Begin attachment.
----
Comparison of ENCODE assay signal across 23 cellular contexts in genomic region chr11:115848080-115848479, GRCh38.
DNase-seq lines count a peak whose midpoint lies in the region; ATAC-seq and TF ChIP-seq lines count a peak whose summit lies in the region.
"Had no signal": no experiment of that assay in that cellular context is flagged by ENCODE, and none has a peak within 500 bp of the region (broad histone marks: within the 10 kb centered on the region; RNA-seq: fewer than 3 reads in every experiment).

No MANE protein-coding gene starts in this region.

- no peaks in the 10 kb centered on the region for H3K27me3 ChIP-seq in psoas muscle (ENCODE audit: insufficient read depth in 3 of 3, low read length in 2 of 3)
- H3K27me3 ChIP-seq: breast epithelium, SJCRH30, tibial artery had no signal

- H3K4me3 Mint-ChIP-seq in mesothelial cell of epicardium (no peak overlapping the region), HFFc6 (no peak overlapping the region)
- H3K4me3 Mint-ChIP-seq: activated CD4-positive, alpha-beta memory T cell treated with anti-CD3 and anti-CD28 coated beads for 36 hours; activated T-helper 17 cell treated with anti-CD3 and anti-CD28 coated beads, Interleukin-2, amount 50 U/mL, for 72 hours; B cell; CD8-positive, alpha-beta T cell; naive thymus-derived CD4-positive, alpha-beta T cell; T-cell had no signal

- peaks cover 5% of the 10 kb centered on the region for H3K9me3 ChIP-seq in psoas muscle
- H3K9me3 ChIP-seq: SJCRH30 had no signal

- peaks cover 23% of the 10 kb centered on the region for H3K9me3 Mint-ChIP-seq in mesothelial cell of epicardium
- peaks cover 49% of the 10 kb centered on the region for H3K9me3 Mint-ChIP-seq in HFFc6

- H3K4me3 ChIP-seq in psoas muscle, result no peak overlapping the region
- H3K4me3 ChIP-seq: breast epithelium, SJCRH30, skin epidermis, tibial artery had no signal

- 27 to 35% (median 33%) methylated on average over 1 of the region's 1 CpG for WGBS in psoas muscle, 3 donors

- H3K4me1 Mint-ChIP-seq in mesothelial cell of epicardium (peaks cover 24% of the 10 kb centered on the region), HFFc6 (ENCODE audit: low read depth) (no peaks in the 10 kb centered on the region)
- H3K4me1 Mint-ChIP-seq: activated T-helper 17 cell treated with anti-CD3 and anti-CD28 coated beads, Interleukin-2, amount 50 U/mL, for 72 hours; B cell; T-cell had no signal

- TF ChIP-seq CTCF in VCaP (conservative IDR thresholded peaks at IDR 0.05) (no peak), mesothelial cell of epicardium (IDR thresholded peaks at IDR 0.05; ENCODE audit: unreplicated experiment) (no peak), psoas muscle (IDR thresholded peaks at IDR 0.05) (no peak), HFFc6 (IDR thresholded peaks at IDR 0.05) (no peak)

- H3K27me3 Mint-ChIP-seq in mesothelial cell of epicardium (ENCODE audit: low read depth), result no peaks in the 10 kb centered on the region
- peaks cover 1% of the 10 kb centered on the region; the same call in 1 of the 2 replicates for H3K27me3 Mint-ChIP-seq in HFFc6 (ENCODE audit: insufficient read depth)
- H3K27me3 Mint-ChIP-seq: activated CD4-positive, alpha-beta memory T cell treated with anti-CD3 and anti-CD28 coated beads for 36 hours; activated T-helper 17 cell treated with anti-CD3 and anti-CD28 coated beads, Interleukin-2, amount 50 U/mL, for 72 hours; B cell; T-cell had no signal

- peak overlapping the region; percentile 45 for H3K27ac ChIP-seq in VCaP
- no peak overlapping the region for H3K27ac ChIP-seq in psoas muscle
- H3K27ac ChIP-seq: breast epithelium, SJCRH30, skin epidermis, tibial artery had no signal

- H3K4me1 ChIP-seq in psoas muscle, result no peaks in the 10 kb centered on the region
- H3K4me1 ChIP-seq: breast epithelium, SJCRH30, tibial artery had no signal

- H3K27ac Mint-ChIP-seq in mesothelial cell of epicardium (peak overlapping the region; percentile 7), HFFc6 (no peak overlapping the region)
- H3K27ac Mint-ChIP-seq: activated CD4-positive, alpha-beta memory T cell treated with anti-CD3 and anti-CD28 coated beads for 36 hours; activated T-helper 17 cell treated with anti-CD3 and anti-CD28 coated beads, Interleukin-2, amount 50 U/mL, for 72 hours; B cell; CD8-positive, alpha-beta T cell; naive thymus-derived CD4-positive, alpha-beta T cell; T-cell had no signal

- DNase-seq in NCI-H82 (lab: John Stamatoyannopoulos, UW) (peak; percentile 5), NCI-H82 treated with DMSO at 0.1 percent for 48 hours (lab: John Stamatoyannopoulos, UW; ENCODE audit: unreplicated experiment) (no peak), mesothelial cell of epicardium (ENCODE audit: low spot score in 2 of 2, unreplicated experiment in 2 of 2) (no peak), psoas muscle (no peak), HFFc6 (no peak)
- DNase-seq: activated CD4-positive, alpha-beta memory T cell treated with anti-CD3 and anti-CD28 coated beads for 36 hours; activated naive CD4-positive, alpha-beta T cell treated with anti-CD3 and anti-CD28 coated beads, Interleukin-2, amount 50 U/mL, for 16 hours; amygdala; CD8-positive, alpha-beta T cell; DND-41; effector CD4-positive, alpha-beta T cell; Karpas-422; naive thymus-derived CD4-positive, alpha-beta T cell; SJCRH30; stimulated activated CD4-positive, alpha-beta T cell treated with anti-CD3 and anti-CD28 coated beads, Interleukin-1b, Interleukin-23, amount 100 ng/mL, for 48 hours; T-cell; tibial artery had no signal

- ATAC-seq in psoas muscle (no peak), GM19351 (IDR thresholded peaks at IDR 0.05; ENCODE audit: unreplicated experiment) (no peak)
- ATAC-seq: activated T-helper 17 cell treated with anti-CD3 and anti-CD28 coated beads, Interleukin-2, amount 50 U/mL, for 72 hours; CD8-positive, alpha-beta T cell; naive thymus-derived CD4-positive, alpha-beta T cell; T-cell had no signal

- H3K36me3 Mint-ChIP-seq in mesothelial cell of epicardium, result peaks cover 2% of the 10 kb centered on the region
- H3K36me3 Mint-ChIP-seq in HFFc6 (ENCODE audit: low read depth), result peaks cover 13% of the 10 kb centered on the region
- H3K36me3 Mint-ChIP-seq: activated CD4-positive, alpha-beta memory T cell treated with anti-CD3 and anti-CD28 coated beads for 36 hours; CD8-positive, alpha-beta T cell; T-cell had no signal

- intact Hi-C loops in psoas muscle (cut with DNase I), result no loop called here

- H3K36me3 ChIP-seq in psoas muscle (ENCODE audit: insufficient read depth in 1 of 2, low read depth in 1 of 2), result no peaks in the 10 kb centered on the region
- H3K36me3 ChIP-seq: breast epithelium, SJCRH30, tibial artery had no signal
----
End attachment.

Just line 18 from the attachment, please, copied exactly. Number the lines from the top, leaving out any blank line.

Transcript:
- TF ChIP-seq CTCF in VCaP (conservative IDR thresholded peaks at IDR 0.05) (no peak), mesothelial cell of epicardium (IDR thresholded peaks at IDR 0.05; ENCODE audit: unreplicated experiment) (no peak), psoas muscle (IDR thresholded peaks at IDR 0.05) (no peak), HFFc6 (IDR thresholded peaks at IDR 0.05) (no peak)